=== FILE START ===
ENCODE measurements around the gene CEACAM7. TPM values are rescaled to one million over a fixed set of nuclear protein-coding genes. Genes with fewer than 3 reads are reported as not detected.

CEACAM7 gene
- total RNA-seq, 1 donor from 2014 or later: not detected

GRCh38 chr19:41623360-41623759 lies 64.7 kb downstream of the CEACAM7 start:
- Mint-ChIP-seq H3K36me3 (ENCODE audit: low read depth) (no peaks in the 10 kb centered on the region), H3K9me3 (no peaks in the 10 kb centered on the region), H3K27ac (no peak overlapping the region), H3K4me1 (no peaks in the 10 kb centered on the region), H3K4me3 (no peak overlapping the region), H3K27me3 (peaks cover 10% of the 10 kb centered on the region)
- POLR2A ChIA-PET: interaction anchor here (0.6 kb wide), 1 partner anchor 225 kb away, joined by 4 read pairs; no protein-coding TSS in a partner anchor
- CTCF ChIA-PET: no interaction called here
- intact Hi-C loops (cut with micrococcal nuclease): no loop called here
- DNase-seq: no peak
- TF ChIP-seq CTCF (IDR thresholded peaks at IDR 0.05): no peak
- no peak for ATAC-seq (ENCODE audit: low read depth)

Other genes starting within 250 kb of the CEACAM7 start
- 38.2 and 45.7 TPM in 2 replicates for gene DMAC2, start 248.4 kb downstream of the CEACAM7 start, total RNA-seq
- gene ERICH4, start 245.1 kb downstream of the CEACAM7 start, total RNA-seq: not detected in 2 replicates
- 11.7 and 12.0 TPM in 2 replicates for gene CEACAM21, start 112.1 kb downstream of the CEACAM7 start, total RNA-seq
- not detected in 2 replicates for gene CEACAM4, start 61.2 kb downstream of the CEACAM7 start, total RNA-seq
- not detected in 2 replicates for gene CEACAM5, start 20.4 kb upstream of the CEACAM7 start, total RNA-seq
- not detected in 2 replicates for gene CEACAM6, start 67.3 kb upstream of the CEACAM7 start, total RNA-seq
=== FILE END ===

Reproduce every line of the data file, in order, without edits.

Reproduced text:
ENCODE measurements around the gene CEACAM7. TPM values are rescaled to one million over a fixed set of nuclear protein-coding genes. Genes with fewer than 3 reads are reported as not detected.

CEACAM7 gene
- total RNA-seq, 1 donor from 2014 or later: not detected

GRCh38 chr19:41623360-41623759 lies 64.7 kb downstream of the CEACAM7 start:
- Mint-ChIP-seq H3K36me3 (ENCODE audit: low read depth) (no peaks in the 10 kb centered on the region), H3K9me3 (no peaks in the 10 kb centered on the region), H3K27ac (no peak overlapping the region), H3K4me1 (no peaks in the 10 kb centered on the region), H3K4me3 (no peak overlapping the region), H3K27me3 (peaks cover 10% of the 10 kb centered on the region)
- POLR2A ChIA-PET: interaction anchor here (0.6 kb wide), 1 partner anchor 225 kb away, joined by 4 read pairs; no protein-coding TSS in a partner anchor
- CTCF ChIA-PET: no interaction called here
- intact Hi-C loops (cut with micrococcal nuclease): no loop called here
- DNase-seq: no peak
- TF ChIP-seq CTCF (IDR thresholded peaks at IDR 0.05): no peak
- no peak for ATAC-seq (ENCODE audit: low read depth)

Other genes starting within 250 kb of the CEACAM7 start
- 38.2 and 45.7 TPM in 2 replicates for gene DMAC2, start 248.4 kb downstream of the CEACAM7 start, total RNA-seq
- gene ERICH4, start 245.1 kb downstream of the CEACAM7 start, total RNA-seq: not detected in 2 replicates
- 11.7 and 12.0 TPM in 2 replicates for gene CEACAM21, start 112.1 kb downstream of the CEACAM7 start, total RNA-seq
- not detected in 2 replicates for gene CEACAM4, start 61.2 kb downstream of the CEACAM7 start, total RNA-seq
- not detected in 2 replicates for gene CEACAM5, start 20.4 kb upstream of the CEACAM7 start, total RNA-seq
- not detected in 2 replicates for gene CEACAM6, start 67.3 kb upstream of the CEACAM7 start, total RNA-seq